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Minister's message: Silence of Easter allows us to hear Christ’s message
Stuart Higginbotham 2018.jpg
Stuart Higginbotham

I remember the first time I spent 36 hours in absolute silence. It was a decade ago at a retreat with the Shalem Institute for Spiritual Formation, at a conference center outside of Baltimore. It was jarring to unplug from the noise of the world around me. However, the greater shock was to confront the noise within.

We live in a world that thrives off noise: talking pundits telling us who to be afraid of; social media soothsayers convincing us that the best way to stay connected is to stare at a screen rather than look people in the eyes; parents fixated on filling every second of their child’s schedule rather than helping them learn to sit, be still and savor life.

Day after day, I visit with people who are tired — not just physically tired at the end of the week, but soul-tired. They describe to me how their soul is heavy, weighed down by the pressures we are all facing.

We need to pay more attention to our souls, not in the sense of making sure we “get to go to heaven” but in the sense of living faithful lives infused with God’s presence here and now. Jesus doesn’t want us to escape. Jesus wants us to live whole lives. “The Kingdom of Heaven has come near,” the Christian scriptures describe. Pay attention.

It is time that we do some deep soul work as a community. It is time that we say “no” to the illusion of the zero-sum game some are selling. It is time that we reject the hypercompetitive and fear-driven messages we hear. It is time that we realize how we are being manipulated to fear “the other” so a few can profit off our anger.

The wisdom of Christianity — and the compassionate heart of the world’s major faiths — remind us that we are called to experience the heart of love. Jesus came to give us a spirit of love rather than a spirit of fear.

The contemplative tradition for 2,000 years that has nourished the practice of Christianity teaches us that this soul work is done in silence. Our souls can be healed when we quiet ourselves and seek to move beyond our fixation on our thinking mind and rest in our hearts.

In this silence of soul healing, in this space of the heart, we experience the deep work of Easter. What we celebrate in the Paschal Feast is the truth that our lives are reconciled in Christ. The painful, suffering and shortsighted parts of ourselves are weaved into the healing grace of God’s love. We are made whole. We remember that the root of “salvation” means wholeness, not escape.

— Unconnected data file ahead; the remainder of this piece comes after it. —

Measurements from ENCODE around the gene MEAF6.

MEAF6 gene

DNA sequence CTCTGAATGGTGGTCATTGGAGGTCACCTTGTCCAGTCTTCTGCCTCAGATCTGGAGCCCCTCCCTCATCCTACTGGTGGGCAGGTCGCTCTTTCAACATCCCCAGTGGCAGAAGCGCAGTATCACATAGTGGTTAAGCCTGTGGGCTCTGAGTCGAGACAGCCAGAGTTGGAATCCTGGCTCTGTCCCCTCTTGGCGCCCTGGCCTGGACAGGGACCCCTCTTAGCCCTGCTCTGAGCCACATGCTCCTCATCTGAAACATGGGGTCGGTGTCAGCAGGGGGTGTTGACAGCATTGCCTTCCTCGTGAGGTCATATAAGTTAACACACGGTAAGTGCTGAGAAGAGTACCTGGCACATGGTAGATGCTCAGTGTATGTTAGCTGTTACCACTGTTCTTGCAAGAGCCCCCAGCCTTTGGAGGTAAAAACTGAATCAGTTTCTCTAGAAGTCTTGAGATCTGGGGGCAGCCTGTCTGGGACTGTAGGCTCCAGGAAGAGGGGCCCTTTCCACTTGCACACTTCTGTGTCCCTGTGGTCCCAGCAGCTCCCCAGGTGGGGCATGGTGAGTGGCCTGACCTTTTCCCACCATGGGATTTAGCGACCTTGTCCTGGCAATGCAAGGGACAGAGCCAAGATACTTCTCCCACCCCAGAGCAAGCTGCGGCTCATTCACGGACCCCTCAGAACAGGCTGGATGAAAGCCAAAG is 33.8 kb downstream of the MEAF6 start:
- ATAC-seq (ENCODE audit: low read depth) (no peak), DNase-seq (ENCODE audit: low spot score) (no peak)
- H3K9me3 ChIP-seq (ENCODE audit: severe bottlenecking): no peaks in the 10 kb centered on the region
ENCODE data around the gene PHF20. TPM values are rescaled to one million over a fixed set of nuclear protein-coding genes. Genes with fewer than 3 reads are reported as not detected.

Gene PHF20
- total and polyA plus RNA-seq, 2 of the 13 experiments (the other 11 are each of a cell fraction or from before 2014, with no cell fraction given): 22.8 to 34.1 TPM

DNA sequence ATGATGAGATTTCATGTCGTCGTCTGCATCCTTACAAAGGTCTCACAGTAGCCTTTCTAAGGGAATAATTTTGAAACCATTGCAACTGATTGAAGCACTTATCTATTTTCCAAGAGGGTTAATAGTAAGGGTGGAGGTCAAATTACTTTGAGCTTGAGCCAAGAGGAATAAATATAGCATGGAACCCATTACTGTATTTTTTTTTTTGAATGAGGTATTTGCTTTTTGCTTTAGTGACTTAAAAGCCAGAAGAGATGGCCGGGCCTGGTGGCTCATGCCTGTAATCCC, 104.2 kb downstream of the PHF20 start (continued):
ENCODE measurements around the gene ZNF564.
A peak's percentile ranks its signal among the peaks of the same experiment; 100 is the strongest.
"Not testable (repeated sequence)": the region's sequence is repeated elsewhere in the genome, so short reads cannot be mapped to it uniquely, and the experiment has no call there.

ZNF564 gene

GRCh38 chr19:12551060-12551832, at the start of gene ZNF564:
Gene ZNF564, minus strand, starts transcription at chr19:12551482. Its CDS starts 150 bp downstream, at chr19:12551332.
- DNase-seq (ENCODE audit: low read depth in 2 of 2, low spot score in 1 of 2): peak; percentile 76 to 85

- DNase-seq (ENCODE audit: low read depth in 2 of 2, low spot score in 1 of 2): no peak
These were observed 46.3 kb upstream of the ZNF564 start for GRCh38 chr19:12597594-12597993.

While our culture may focus on the colors, light, bells and celebration of Easter services, the deep work was done in the silence of the tomb. In that space, Jesus entered into those broken parts of ourselves and reconciled them to God’s love. “He descended to the dead,” we say in our creed. Jesus was not one to support escaping from pain and suffering; rather, he showed us what it means to be redeemed in and through them.

Jesus is a trailblazer of the soul. This is why the entire spectrum of Holy Week is vital to understanding just what Christianity is all about.

In the silent spaces of our lives, we can connect more deeply to God and to one another. As the old saying goes, “God gave us mouths that close and ears that do not. We should take the hint.”

At 6:30 p.m. Sunday, April 15, we will share just a time of silence in an encounter at Grace Episcopal Church. We are inviting any who are interested to come and share a time of silence together, in the hope that this shared silence will nurture the way we engage with one another. Sit in silence. Listen with your heart. Share with compassion.

Reconciliation is possible because God tells us it is, and God is trustworthy. As a community, we are constantly given the opportunity to step into these deeper spaces of soul work, into these times of silence and reconciliation. I pray that we might have the courage.

The Rev. Stuart Higginbotham is the rector at Grace Episcopal Church in downtown Gainesville.

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